Beta-blockers may lower dementia risk
8th January 2013 - A study by US researchers has found that men prescribed beta-blockers for high blood pressure are less likely to have changes in their brains that can be signs of Alzheimer’s disease or other types of dementia.
Earlier research has shown that high blood pressure in midlife is a strong risk factor for dementia, and it's already known that certain types of blood pressure medications may help lower the risk. This study looked at patients taking various blood-pressure lowering medications, and found that beta-blockers, a specific type of widely prescribed blood pressure drug, seemed to have a particularly beneficial effect on dementia.
Researchers at the Pacific Health Research and Education Institute in Honolulu studied data from 774 elderly Japanese-American men who had taken part in the Honolulu-Asia Aging Study. The team looked at the participants’ blood pressure in mid-life, as well as their history of taking blood pressure medication, and checked post mortem results for signs of Alzheimer’s and vascular dementia.
Of the 774 men, 610 had high blood pressure or were being treated with medication for high blood pressure. Among about 350 who had been treated, 15% received only a beta-blocker medication, 18% received a beta-blocker plus one or more other medications and the rest of the participants received other blood pressure drugs.
The study found that all types of blood pressure medications seemed to have a positive effect on the risk of dementia. However, men who had received beta-blockers as their only blood pressure medication had fewer abnormalities in their brains compared to those who had not been treated for their hypertension, or who had received other blood pressure medications.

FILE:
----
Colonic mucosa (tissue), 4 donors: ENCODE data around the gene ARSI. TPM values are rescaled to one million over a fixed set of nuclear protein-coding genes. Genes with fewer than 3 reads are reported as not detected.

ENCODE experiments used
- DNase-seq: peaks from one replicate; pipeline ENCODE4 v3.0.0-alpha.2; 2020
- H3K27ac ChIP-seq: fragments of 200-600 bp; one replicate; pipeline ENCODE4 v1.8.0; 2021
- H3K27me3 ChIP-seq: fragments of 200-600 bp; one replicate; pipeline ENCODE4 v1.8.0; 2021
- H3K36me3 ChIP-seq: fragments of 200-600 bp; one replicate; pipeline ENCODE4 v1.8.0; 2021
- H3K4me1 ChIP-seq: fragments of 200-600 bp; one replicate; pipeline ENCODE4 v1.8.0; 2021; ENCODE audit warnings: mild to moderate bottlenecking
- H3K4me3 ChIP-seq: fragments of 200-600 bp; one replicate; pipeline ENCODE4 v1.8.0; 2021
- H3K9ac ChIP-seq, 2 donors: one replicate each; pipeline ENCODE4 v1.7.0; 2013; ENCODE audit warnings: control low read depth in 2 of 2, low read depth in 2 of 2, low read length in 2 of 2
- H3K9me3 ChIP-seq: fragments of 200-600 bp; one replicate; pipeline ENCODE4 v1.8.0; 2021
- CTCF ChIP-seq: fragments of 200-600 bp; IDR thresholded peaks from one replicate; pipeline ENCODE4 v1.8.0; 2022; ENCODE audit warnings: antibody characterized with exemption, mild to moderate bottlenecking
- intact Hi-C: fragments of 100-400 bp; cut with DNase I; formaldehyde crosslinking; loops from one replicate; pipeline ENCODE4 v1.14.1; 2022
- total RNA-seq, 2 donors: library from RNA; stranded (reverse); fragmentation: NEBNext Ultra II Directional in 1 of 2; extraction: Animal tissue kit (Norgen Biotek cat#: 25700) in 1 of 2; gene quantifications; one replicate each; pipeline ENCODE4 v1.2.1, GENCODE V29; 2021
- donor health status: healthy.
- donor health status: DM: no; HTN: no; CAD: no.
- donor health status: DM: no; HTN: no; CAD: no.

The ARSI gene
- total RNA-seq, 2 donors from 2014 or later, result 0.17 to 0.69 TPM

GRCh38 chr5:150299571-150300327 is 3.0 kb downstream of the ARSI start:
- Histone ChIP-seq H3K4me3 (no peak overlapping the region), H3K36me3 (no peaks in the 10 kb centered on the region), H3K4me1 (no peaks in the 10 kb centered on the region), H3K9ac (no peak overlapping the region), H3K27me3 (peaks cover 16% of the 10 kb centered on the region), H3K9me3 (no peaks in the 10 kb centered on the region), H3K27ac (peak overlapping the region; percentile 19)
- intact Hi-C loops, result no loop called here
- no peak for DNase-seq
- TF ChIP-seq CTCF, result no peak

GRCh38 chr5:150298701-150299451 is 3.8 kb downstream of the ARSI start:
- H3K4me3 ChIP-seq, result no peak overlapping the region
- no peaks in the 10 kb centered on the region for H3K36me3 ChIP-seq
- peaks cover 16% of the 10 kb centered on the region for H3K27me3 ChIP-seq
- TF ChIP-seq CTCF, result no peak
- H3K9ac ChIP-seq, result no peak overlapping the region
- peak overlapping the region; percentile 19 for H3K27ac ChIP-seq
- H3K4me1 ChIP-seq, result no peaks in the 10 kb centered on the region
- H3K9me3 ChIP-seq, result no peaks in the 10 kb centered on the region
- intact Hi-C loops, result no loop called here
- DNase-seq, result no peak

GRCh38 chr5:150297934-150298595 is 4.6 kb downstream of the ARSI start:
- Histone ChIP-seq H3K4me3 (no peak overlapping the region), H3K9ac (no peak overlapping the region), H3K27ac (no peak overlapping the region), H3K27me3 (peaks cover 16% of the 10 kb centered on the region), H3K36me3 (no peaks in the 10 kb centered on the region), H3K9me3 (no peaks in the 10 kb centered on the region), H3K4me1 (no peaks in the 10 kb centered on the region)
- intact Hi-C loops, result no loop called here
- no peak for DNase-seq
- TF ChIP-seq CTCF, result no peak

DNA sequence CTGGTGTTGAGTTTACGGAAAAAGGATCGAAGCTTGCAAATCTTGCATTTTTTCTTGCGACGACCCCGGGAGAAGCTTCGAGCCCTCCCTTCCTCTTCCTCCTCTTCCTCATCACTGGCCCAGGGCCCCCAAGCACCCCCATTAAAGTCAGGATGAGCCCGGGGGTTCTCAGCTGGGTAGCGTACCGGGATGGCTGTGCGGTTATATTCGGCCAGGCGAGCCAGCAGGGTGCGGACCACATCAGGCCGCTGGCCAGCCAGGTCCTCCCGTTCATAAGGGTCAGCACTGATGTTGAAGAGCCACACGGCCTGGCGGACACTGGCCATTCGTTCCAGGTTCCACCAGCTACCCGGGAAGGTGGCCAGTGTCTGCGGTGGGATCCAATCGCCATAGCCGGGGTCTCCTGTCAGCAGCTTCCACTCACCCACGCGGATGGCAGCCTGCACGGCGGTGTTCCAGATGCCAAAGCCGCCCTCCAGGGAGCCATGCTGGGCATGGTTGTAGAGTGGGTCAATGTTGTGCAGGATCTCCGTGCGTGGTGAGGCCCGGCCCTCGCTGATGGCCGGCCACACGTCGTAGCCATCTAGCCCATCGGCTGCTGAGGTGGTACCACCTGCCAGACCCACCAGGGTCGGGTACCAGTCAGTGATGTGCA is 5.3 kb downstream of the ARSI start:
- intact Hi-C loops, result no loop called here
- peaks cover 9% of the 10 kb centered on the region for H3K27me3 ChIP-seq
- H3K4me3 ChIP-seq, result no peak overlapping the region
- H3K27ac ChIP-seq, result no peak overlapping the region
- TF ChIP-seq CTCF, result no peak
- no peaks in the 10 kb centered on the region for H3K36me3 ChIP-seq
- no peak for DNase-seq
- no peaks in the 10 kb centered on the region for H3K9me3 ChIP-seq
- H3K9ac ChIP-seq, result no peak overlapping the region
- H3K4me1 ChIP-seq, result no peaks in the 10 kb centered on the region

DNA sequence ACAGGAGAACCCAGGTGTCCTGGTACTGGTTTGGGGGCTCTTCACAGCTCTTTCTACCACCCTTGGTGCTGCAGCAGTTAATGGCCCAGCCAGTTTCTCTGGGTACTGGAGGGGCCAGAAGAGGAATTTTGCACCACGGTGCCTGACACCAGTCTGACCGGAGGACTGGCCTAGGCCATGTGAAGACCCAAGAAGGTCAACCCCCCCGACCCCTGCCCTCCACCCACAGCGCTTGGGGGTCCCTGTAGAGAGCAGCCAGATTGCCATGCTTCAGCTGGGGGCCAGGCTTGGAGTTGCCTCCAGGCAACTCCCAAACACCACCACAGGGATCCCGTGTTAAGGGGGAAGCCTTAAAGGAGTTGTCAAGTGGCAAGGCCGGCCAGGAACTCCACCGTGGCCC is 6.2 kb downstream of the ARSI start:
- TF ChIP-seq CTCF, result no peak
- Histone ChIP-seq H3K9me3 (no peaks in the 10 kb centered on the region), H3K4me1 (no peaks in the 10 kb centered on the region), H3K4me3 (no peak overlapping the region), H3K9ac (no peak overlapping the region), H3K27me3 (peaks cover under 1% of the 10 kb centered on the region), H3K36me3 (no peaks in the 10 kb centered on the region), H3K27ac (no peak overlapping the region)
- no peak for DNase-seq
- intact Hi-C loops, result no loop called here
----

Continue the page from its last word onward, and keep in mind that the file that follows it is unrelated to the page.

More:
The brains of participants who had received beta-blockers plus other medications showed an intermediate reduction in numbers of brain abnormalities.
The abnormalities included two distinct types of brain lesion: those indicating Alzheimer’s disease, and lesions called microinfarcts, usually attributed to tiny, multiple, unrecognised strokes.
Study participants who had taken beta blockers alone or in combination with another blood pressure medication had significantly less shrinkage in their brains.
Dr Simon Ridley, Head of Research at Alzheimer’s Research UK, says in a press statement: "Hypertension is a known risk factor for Alzheimer’s and other causes of dementia, and keeping high blood pressure in check could be important for preventing these diseases. This study suggests a link between the use of beta-blockers and fewer signs of dementia, but as the results of this study have yet to be published in full, it’s not clear what caused this link."
He says it's also worth noting that the study only looked at Japanese-American men and the results may not be applicable to a wider population.
"While we can’t conclude from this study that beta-blockers can prevent dementia, a better understanding of the links between high blood pressure and dementia could be crucial for developing new treatments or approaches to prevention. With 820,000 people affected by dementia in the UK, and that number increasing, we urgently need to find ways to prevent the diseases that cause it - that requires a massive investment in research."
The study findings will be presented at the American Academy of Neurology’s 65th Annual Meeting in San Diego, in March 2013. They should be considered preliminary as they have not yet undergone the "peer review" process, in which outside experts scrutinise the data prior to publication in a medical journal.